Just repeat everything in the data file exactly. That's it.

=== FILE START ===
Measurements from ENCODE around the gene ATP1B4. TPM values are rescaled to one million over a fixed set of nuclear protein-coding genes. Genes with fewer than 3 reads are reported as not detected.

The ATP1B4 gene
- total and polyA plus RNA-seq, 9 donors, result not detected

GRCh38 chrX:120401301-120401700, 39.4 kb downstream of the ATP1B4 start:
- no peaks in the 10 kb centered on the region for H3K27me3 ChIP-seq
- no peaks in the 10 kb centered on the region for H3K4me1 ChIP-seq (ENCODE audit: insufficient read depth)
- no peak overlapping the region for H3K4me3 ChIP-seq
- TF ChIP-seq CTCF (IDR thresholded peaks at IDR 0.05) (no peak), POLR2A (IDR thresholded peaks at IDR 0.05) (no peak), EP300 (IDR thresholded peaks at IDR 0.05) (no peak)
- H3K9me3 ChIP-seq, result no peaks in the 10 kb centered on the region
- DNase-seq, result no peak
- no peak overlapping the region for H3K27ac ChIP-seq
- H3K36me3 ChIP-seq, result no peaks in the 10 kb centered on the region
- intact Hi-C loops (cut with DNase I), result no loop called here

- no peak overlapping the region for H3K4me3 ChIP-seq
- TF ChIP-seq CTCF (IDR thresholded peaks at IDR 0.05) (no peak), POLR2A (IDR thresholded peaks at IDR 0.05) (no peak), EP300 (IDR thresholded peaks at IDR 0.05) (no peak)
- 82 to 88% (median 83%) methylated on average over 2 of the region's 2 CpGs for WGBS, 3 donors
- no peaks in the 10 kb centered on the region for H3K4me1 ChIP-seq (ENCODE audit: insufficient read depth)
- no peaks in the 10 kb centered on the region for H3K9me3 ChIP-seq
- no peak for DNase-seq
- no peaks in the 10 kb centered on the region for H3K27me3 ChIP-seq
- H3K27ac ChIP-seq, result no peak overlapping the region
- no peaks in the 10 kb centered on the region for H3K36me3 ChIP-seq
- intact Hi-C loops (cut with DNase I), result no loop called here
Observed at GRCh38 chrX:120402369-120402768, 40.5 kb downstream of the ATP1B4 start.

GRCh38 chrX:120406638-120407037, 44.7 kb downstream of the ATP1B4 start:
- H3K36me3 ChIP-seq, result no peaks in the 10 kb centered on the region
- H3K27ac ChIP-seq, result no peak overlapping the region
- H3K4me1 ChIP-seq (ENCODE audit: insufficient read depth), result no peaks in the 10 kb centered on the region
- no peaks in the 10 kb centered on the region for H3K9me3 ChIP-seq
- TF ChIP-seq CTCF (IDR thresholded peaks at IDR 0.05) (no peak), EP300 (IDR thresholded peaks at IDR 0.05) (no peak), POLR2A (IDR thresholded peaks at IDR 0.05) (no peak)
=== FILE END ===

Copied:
Measurements from ENCODE around the gene ATP1B4. TPM values are rescaled to one million over a fixed set of nuclear protein-coding genes. Genes with fewer than 3 reads are reported as not detected.

The ATP1B4 gene
- total and polyA plus RNA-seq, 9 donors, result not detected

GRCh38 chrX:120401301-120401700, 39.4 kb downstream of the ATP1B4 start:
- no peaks in the 10 kb centered on the region for H3K27me3 ChIP-seq
- no peaks in the 10 kb centered on the region for H3K4me1 ChIP-seq (ENCODE audit: insufficient read depth)
- no peak overlapping the region for H3K4me3 ChIP-seq
- TF ChIP-seq CTCF (IDR thresholded peaks at IDR 0.05) (no peak), POLR2A (IDR thresholded peaks at IDR 0.05) (no peak), EP300 (IDR thresholded peaks at IDR 0.05) (no peak)
- H3K9me3 ChIP-seq, result no peaks in the 10 kb centered on the region
- DNase-seq, result no peak
- no peak overlapping the region for H3K27ac ChIP-seq
- H3K36me3 ChIP-seq, result no peaks in the 10 kb centered on the region
- intact Hi-C loops (cut with DNase I), result no loop called here

- no peak overlapping the region for H3K4me3 ChIP-seq
- TF ChIP-seq CTCF (IDR thresholded peaks at IDR 0.05) (no peak), POLR2A (IDR thresholded peaks at IDR 0.05) (no peak), EP300 (IDR thresholded peaks at IDR 0.05) (no peak)
- 82 to 88% (median 83%) methylated on average over 2 of the region's 2 CpGs for WGBS, 3 donors
- no peaks in the 10 kb centered on the region for H3K4me1 ChIP-seq (ENCODE audit: insufficient read depth)
- no peaks in the 10 kb centered on the region for H3K9me3 ChIP-seq
- no peak for DNase-seq
- no peaks in the 10 kb centered on the region for H3K27me3 ChIP-seq
- H3K27ac ChIP-seq, result no peak overlapping the region
- no peaks in the 10 kb centered on the region for H3K36me3 ChIP-seq
- intact Hi-C loops (cut with DNase I), result no loop called here
Observed at GRCh38 chrX:120402369-120402768, 40.5 kb downstream of the ATP1B4 start.

GRCh38 chrX:120406638-120407037, 44.7 kb downstream of the ATP1B4 start:
- H3K36me3 ChIP-seq, result no peaks in the 10 kb centered on the region
- H3K27ac ChIP-seq, result no peak overlapping the region
- H3K4me1 ChIP-seq (ENCODE audit: insufficient read depth), result no peaks in the 10 kb centered on the region
- no peaks in the 10 kb centered on the region for H3K9me3 ChIP-seq
- TF ChIP-seq CTCF (IDR thresholded peaks at IDR 0.05) (no peak), EP300 (IDR thresholded peaks at IDR 0.05) (no peak), POLR2A (IDR thresholded peaks at IDR 0.05) (no peak)